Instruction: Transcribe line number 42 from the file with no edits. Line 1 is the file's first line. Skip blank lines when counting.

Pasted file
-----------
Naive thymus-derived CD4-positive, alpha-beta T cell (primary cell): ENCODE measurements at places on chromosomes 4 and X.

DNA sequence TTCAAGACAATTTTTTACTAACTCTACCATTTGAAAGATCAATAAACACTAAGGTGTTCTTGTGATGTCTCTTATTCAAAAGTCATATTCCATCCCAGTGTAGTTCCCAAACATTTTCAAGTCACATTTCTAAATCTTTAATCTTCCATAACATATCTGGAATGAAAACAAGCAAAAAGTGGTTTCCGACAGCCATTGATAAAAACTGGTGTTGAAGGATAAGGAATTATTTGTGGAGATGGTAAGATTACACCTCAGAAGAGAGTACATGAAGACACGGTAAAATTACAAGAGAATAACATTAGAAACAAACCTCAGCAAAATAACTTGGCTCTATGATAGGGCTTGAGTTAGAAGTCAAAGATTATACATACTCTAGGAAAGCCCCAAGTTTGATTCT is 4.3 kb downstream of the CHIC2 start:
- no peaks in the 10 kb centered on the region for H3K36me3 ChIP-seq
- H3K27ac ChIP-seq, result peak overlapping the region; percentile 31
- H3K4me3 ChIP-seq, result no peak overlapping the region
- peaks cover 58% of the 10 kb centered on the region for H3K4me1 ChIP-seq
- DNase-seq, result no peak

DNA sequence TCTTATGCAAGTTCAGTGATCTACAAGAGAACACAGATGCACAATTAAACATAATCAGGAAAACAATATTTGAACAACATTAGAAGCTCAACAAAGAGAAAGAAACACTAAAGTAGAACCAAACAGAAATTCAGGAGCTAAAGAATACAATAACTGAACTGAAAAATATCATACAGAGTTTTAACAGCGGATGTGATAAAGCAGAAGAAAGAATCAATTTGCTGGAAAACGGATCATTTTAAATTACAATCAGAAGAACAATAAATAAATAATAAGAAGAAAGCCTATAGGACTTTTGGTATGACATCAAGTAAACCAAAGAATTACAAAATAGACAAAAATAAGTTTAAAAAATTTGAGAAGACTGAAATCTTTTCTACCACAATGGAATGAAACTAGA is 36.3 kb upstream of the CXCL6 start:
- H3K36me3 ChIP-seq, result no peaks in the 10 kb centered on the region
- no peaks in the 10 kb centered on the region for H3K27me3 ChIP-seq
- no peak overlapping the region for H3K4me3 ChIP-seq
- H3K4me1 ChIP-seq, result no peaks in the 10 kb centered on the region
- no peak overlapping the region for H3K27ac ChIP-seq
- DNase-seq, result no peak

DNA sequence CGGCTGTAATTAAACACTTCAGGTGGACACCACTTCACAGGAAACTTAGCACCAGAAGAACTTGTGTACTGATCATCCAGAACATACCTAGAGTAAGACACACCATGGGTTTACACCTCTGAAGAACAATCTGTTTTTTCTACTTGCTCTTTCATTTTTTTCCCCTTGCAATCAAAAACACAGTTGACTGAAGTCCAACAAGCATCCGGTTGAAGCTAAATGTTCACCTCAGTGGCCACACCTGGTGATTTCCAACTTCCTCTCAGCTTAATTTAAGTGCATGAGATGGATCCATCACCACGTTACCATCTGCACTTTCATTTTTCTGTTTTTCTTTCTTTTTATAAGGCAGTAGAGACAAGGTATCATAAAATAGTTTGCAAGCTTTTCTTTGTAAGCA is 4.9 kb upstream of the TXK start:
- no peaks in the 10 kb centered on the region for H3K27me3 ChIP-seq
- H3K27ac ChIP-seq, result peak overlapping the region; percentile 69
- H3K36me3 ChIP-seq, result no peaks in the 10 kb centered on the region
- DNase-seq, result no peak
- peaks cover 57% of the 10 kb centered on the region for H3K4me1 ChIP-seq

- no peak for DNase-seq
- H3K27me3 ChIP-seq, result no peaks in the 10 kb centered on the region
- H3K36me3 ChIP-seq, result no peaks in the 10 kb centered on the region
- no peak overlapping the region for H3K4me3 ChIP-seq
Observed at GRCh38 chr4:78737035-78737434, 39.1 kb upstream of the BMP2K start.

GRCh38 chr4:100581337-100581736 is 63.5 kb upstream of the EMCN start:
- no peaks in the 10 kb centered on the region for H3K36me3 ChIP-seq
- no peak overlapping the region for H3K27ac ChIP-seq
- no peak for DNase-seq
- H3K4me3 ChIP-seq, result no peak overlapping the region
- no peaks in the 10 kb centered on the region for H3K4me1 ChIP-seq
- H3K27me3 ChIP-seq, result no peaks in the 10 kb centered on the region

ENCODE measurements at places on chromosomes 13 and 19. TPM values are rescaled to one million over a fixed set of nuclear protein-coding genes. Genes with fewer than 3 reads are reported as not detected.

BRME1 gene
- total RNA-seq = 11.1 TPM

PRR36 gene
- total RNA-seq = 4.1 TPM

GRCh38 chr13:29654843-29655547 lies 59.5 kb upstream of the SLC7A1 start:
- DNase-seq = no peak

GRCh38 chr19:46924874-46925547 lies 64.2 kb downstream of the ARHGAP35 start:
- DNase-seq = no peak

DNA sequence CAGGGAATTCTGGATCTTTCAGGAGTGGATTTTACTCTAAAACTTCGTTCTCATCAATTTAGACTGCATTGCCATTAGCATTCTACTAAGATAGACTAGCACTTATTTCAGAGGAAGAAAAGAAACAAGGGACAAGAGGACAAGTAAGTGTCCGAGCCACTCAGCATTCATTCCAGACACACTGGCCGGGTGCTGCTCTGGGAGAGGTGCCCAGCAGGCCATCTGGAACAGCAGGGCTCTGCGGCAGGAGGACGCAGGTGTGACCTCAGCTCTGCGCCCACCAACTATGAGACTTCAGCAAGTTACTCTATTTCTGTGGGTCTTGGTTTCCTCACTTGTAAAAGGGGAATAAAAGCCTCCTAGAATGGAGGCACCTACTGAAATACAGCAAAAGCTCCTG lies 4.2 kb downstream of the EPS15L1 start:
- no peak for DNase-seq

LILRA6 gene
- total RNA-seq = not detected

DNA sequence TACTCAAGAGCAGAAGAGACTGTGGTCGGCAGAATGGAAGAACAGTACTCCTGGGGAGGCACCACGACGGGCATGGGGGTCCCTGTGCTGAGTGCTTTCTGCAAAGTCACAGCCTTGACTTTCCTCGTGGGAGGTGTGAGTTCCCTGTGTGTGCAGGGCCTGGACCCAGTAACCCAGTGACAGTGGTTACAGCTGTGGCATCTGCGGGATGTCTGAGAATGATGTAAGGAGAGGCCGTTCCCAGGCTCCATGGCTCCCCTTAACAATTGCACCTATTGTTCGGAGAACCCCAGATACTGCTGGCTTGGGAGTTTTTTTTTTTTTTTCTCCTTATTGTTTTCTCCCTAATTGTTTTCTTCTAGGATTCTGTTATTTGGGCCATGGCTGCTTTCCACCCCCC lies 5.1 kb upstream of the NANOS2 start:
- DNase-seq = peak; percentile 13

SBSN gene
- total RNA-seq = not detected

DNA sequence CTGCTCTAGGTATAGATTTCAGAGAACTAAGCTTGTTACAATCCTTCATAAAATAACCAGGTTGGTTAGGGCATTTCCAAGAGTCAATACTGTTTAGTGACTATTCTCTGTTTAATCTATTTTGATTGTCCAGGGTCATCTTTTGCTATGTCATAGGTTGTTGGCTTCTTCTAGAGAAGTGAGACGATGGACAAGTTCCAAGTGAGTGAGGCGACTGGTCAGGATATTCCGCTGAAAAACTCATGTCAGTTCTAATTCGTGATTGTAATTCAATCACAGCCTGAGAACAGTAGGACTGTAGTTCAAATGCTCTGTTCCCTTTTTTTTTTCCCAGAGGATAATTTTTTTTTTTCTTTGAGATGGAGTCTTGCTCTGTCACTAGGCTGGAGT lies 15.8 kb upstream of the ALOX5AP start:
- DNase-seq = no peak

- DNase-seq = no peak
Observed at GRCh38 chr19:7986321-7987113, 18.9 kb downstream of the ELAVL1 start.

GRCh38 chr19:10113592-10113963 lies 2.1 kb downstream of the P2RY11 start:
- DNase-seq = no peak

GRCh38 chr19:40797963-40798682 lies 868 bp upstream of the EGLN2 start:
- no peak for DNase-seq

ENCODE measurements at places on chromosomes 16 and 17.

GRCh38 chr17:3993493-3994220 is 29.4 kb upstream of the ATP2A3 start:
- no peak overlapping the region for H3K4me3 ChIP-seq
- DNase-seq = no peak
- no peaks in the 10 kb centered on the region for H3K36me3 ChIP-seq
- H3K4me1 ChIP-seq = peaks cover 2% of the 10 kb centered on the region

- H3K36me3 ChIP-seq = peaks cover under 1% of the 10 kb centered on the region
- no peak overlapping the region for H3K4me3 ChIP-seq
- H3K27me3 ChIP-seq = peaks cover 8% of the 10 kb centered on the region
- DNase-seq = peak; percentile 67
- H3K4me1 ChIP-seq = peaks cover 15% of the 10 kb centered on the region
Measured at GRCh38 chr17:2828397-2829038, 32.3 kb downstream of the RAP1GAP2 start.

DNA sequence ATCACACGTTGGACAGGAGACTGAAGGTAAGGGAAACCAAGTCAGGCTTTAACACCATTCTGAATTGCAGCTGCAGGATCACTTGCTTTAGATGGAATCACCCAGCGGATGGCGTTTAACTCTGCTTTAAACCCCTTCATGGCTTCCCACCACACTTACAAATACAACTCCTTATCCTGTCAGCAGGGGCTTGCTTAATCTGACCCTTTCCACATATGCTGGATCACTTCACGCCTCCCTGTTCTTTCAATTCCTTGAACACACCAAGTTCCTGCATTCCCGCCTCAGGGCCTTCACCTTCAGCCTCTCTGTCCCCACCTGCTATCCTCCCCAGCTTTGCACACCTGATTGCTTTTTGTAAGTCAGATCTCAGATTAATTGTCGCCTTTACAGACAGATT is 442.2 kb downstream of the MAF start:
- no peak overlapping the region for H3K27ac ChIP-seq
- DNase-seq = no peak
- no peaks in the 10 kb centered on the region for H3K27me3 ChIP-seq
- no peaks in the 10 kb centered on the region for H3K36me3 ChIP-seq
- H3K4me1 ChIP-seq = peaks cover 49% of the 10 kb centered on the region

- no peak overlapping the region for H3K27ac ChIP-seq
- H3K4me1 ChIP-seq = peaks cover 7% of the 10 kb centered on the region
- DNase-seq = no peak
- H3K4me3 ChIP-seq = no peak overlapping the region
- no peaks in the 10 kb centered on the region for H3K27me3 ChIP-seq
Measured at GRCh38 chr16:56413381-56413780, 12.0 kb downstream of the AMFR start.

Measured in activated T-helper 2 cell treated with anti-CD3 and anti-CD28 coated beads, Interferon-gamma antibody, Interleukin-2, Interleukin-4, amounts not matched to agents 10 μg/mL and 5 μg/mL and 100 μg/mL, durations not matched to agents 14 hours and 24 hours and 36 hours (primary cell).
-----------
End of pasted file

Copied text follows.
DNA sequence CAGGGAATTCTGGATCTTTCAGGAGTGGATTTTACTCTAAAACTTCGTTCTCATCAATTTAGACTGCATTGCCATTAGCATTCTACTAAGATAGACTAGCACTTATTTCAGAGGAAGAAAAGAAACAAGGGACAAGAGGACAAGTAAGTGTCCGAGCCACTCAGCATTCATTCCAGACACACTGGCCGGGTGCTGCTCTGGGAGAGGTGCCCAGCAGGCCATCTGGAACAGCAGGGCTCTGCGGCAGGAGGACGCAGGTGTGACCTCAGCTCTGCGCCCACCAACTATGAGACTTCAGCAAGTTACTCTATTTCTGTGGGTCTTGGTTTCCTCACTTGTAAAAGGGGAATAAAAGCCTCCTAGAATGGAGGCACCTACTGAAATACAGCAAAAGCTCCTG lies 4.2 kb downstream of the EPS15L1 start: